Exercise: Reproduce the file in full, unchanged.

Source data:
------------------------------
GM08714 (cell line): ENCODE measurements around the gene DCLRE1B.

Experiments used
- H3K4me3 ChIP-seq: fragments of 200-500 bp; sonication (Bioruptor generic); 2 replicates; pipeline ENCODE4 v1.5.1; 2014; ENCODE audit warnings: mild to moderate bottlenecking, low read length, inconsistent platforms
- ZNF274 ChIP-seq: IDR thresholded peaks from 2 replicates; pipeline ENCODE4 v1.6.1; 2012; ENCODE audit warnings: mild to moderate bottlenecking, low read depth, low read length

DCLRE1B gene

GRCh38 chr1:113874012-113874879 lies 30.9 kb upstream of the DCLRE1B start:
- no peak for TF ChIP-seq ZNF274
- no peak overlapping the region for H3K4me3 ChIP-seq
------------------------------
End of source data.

GM08714 (cell line): ENCODE measurements around the gene DCLRE1B.

Experiments used
- H3K4me3 ChIP-seq: fragments of 200-500 bp; sonication (Bioruptor generic); 2 replicates; pipeline ENCODE4 v1.5.1; 2014; ENCODE audit warnings: mild to moderate bottlenecking, low read length, inconsistent platforms
- ZNF274 ChIP-seq: IDR thresholded peaks from 2 replicates; pipeline ENCODE4 v1.6.1; 2012; ENCODE audit warnings: mild to moderate bottlenecking, low read depth, low read length

DCLRE1B gene

GRCh38 chr1:113874012-113874879 lies 30.9 kb upstream of the DCLRE1B start:
- no peak for TF ChIP-seq ZNF274
- no peak overlapping the region for H3K4me3 ChIP-seq